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Bold moves signal covid fightback

  • Date: Tuesday 7th July 2020
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After three months of lockdown, it seemed ‘P’ was for ‘Primark’ and not ‘Pandemic’ last week as we witnessed unprecedented queues forming across Scotland’s high streets as the value retailer started to reopen some of its stores.

 

Known best for cheap and cheerful clothing along with its homeware offering, Primark has enjoyed one of the biggest public reactions when opening its doors. People queued out in the rain for hours, many before 5am, just to get their hands on the bargains on offer. So what is it that has caused the nation to join the ‘Primania’ trend?

 

I am known for my online businesses, so it would be alien to me to consider running a multimillion retail operation without an ecommerce function in 2020 - but that is exactly what Primark are doing. 

 

Many questioned if ‘Covid-19 will finally kill off the country’s obsession with Primark?’ And, looking back, it seemed a possibility. The coronavirus pandemic had forced the closure of 188 stores around the UK, leaving Primark stuck with an estimated £284m of spring stock, with no opportunity to use lockdown to recoup some of this through an online store.

 

I’ve covered a few times in my column the importance of businesses being able to adapt in times of crisis, highlighting those companies quickly embracing digital technology to ensure their success during challenging times. Primark, it seems, is one retailer that can buck this trend.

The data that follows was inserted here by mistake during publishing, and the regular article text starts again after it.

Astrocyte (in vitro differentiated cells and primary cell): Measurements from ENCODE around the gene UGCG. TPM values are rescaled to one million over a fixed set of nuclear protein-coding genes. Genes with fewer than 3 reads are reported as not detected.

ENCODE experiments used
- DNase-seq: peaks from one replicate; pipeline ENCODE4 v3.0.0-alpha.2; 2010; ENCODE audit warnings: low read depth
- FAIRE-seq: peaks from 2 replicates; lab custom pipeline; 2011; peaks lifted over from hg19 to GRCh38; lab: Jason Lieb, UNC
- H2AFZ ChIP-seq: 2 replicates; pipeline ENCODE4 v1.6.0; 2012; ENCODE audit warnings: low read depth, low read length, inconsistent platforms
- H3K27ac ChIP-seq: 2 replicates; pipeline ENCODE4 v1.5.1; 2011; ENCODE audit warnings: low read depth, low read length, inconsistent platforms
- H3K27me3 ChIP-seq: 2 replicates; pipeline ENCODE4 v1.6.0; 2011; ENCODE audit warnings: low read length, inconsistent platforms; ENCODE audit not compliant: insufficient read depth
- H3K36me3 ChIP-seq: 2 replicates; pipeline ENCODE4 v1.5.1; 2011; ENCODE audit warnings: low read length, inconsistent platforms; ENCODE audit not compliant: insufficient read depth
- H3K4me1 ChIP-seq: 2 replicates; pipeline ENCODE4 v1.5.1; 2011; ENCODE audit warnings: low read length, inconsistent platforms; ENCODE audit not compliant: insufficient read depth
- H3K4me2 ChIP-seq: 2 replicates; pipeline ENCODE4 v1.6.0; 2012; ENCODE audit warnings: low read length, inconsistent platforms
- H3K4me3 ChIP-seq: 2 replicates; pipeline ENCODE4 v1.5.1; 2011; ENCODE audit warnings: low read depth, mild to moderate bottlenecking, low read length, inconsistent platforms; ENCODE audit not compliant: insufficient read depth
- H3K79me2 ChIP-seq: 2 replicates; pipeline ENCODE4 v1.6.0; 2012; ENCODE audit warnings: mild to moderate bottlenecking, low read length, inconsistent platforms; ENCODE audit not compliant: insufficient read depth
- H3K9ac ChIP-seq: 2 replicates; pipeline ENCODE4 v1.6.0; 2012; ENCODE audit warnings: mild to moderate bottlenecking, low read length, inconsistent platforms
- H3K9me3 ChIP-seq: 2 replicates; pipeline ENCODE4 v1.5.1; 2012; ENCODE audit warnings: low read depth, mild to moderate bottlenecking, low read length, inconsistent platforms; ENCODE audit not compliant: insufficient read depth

Primark owner Associated British Foods (ABF) announced that sales had plummeted by 75% over the past quarter due to the coronavirus lockdown, but reported that sales have been ‘encouraging and reassuring’ after its reopening - boosted further by strong sales in children’s clothes and leisurewear.

 

Their confidence was taken to the next level as it also announced it has ordered £1 billion worth of new stock for the autumn/winter season. This is a bold and heartening signal of the optimism that custom and spending on non-essential items – could return to pre-lockdown levels swiftly.

 

Over the last 10 years, Primark has grown on a continuous basis in terms of revenues, number of stores and retail selling space. This is a remarkable achievement in an industry where many shops suffer and close their physical stores and where customers are shifting from high street shopping to online in their droves.

 

Why does Primark defy the general trends and keep on growing as a physical-only store? Is it the smart buying, the leadership, shopper trends, even luck? I believe it is more about their insistence on its strategy around value and aligning their business around it.

 

Whether you agree with what Primark stands for or not – the business is doing well due to knowing their DNA and never deviating from it. This means that the company has a very clear strategy around the way they create value for their customers.

 

Primark offers low prices. But it is not just about the price tag. It is the price combined with its almost infinite selection of fashion items to choose from in their stores. Ultimately, they make fashion accessible to all and offer the Oh-My-God-I-can-buy-all-of-this-and-still-have-money-left experience. That is their value proposition and that is why they are successful.

 

When we consider Primark in this manner, it perhaps explains why they refrain from also operating an online store. Their strategy is to create a ‘sweetie shop’ of fashion which encourages shoppers to pick up items they didn’t even know they needed. Replicating this ‘grabbing’ experience online is simply much more difficult.